Confusion reigns over eligibility criteria for GAA Director-General job
With four days to go before the closing date for applications for the GAA director-general's position, serious doubts surround the precise qualifications candidates require to enter the race.
It's an unfortunate situation in the process to fill one of the most prestigious posts in the country as it may lead to high-quality candidates not applying. Páraic Duffy, who has been director-general for the past 10 years, retires at the end of March,
The confusion arises over the stipulation in the advertisement that 'the person' should have a "third-level, business-related qualification (min Level 8 NFQ)".
That equates to an honours degree and, at face value, rules out potential contenders whose qualifications do not have a business element.
Of the 12 criteria mentioned in the advertisement, a "business-related qualification" is the only educational prerequisite specified.
It has sparked surprise in GAA circles, especially since the last four director-generals had extensive educational rather than business backgrounds.
It also raises the question of why the GAA's power-brokers deemed it necessary for the next director-general to have specialist business expertise when it did not previously apply.
However, it's now unclear if the business-related qualification requirement is binding, arising from a response to a question from the Irish Independent, submitted to Lincoln Recruitment Specialists, the Dublin-based company handling the appointment process.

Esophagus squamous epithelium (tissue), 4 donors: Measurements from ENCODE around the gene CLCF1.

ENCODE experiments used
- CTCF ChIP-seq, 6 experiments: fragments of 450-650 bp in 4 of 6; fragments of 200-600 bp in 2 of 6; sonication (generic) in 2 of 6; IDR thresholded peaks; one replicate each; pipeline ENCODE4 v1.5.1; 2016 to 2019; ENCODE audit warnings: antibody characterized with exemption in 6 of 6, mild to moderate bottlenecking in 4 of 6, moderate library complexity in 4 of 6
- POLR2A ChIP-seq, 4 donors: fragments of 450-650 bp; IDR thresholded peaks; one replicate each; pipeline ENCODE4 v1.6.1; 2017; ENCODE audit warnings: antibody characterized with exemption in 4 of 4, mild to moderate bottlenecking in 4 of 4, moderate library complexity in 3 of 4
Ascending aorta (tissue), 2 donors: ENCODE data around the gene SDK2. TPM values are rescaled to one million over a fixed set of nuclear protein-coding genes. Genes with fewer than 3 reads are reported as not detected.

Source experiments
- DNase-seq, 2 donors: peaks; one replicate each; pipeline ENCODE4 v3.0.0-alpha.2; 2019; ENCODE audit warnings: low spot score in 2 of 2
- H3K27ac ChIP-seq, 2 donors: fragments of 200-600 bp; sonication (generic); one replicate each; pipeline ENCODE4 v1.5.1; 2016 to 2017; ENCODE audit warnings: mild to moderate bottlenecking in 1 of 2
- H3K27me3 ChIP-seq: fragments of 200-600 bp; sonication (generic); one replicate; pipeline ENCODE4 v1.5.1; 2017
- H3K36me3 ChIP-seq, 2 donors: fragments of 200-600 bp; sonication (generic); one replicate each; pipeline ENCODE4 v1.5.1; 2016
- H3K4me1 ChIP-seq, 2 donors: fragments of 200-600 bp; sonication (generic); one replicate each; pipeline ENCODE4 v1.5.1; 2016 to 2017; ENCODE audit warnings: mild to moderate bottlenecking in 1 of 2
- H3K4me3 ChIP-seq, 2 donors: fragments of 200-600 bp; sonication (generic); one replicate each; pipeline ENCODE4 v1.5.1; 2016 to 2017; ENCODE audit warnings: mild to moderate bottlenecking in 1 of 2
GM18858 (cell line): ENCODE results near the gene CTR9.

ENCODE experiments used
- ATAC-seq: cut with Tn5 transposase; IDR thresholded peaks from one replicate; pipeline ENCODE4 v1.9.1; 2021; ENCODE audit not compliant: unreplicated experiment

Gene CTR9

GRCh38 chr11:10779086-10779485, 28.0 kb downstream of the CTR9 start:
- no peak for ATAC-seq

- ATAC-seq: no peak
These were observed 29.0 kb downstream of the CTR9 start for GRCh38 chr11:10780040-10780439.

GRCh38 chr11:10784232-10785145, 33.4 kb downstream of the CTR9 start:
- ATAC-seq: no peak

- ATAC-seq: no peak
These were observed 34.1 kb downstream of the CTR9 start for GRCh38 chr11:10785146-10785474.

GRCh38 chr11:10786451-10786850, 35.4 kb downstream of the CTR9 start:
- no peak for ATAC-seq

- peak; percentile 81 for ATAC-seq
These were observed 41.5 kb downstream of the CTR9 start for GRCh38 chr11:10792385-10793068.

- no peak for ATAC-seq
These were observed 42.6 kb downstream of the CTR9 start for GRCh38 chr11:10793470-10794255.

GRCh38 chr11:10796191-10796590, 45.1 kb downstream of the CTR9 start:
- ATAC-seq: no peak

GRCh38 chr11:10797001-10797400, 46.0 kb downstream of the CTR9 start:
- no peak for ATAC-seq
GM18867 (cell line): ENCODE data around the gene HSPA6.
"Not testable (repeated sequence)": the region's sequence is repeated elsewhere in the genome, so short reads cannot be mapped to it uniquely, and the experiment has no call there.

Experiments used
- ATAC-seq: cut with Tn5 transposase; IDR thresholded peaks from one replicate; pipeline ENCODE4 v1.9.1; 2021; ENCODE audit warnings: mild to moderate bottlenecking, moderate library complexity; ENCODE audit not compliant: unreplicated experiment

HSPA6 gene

We asked if it were absolutely essential to hold such a degree and were there any circumstances in which candidates without a business qualification would be considered.
The response from Shay Dalton, managing director of Lincoln Recruitment, was as follows:
"The purpose of the advertisement as detailed is to provide information about the nature of the role and its responsibilities and requirements. All applicants will be given full consideration, with the utmost confidentiality."
A follow-up question as to whether that included applicants without the specified business qualification went unanswered.
That will add to the confusion among those without business-related qualifications who believe they fit the criteria in every other way.
Mr Dalton's response states that "all applicants will be given full consideration".
Does that mean that the business element is not essential, despite appearing in the advertisement?
Or does it mean that only all applicants who fill the criteria in the advertisement will be considered? He did not reply to that query.
Among the possible candidates from outside Croke Park mentioned since Duffy announced his intention to step down last October are Dublin CEO John Costello, former Armagh footballer Jarlath Burns, now a school principal, former Tipperary All-Ireland winning manager Liam Sheedy, who is a member of the GAA's management committee, provincial secretaries Michael Reynolds (Leinster) and Simon Moroney (Munster) and Tipperary's Ger Ryan.
Internal Croke Park staff linked with the vacancy include Peter McKenna, Feargal McGill, Alan Milton and Tom Ryan.
Lincoln Recruitment, who handled the process which led to the appointment of Dermot Earley as CEO of the Gaelic Players' Association in succession to Dessie Farrell early last year, will play a major part in finding Duffy's successor, although the final call will be made by senior GAA officials, led by president Aogán Ó Fearghaíl and incoming president John Horan, who takes over at the end of next month.
Dublin footballer and GPA secretary Paul Flynn is commercial director with Lincoln.